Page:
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Glucosamine for soccer players

Soccer players who take glucosamine are protecting their joints. Japanese researchers gave supplements containing glucosamine to 21 students who did two hours of soccer training five days a week, and found that this protected the students’ cartilage.


Glucosamine is an amino sugar. The body synthesises it itself, and uses it as a building block for cartilage and synovial fluid. Taking glucosamine supplements – made from the shells of crabs and shrimps – aids the recovery of damaged joints, studies suggest. The effect is mild.

Whether supplementation is of benefit to people with arthritis is a subject of debate, but more people agree that athletes can protect their joints in this way.

Soccer is of course a healthy activity, but it is not good for the joints. The researchers wanted to know whether glucosamine supplementation could protect soccer players’ joints. So they gave the students 1.5 or 3 g glucosamine every day for 3 months, and then examined their urine for indicators of cartilage breakdown and build up.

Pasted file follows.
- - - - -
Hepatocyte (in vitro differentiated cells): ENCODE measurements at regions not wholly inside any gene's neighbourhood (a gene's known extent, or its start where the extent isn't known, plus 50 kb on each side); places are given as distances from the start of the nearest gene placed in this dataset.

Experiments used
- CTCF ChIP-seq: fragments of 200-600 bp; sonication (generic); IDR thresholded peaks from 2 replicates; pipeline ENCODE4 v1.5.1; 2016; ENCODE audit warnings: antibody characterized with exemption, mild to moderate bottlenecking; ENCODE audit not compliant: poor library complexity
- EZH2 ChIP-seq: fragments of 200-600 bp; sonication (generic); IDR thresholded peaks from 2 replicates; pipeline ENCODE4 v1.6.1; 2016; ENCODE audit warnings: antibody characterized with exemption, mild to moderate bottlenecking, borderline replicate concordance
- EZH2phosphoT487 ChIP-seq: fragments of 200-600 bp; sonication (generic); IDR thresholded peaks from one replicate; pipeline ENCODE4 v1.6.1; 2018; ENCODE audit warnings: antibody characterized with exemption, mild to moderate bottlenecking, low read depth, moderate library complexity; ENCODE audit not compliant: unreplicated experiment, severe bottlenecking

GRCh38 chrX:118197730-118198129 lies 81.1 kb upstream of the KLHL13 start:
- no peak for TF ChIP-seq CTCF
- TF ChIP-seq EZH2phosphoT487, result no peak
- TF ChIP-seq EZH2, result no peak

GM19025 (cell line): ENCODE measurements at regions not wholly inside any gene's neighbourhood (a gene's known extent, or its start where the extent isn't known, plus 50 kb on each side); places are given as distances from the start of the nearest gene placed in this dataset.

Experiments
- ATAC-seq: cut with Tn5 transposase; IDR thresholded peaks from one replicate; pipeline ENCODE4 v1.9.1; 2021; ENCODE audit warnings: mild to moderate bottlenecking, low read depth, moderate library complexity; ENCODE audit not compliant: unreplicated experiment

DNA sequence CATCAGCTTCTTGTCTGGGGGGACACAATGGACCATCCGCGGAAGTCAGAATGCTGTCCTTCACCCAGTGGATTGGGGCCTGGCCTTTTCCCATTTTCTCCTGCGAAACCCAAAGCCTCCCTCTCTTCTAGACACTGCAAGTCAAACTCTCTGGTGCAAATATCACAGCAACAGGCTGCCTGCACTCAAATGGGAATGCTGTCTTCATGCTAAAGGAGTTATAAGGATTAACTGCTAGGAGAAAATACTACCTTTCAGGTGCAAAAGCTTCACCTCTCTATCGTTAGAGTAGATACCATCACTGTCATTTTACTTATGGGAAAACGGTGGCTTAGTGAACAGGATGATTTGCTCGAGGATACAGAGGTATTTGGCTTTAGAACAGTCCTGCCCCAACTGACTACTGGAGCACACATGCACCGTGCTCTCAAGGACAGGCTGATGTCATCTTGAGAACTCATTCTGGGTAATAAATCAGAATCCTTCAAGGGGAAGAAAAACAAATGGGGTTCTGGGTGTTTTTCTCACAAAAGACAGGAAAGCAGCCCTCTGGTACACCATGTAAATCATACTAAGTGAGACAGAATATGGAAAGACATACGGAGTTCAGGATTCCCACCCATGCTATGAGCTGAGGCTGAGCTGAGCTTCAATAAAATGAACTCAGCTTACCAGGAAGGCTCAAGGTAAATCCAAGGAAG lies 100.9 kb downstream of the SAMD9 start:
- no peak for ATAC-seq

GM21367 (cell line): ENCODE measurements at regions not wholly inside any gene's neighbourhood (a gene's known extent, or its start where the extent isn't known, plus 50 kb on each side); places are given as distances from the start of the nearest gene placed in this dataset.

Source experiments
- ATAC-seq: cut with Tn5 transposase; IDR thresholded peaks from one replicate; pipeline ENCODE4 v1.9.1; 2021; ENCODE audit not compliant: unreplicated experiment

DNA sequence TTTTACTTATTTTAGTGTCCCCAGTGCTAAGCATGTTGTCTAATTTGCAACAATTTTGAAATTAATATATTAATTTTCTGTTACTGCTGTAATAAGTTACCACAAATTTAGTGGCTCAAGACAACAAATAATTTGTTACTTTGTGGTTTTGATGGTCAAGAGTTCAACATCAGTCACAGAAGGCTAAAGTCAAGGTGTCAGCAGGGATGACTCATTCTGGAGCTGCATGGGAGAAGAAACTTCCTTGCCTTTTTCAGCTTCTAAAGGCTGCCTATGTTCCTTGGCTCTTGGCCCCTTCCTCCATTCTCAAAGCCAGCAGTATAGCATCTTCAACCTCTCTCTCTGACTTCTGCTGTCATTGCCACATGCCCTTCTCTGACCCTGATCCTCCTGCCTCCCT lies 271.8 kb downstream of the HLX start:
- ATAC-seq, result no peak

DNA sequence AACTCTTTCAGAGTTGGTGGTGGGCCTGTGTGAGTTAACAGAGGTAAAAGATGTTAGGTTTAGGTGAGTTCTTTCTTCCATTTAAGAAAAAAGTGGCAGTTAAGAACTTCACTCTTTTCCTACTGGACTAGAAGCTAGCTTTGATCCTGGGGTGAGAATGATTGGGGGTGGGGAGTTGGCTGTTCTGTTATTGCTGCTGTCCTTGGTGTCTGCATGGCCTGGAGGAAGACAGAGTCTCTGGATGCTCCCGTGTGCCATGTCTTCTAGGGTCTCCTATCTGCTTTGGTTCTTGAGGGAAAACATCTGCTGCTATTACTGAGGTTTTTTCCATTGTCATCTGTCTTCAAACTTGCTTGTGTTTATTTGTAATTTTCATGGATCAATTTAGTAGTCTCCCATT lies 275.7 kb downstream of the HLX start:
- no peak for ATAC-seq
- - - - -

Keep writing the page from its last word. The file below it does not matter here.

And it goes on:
A marker for cartilage breakdown is the C-terminal telopeptide of type II collagen [CTX-II]. This is released when collagenases break down type II collagen. Cartilage consists for 90-95 percent of type II collagen.

A marker for build up of joint cartilage is the C-terminal propeptide of type II collagen [CPII]. This is released when the body makes new type II collagen.

When the soccer players took glucosamine, the concentration of the catabolic marker CTX-II decreased. Glucosamine supplementation seemed to increase synthesis of the anabolic marker CPII slightly, but the effect was not significant.

The ratio CTX-II/CPII was higher in the soccer players than in non-athletes, which suggests that soccer places considerable strain on the joints. Glucosamine supplementation appears to improve the CTX-II/CPII ratio, however.

"Glucosamine is expected to exert a chondroprotective action in soccer players by preventing type II collagen degradation but maintaining type II collagen synthesis", the Japanese researchers conclude. By the way, they were funded by the Japanese government.

Int J Mol Med. 2009 Oct; 24(4): 487-94.

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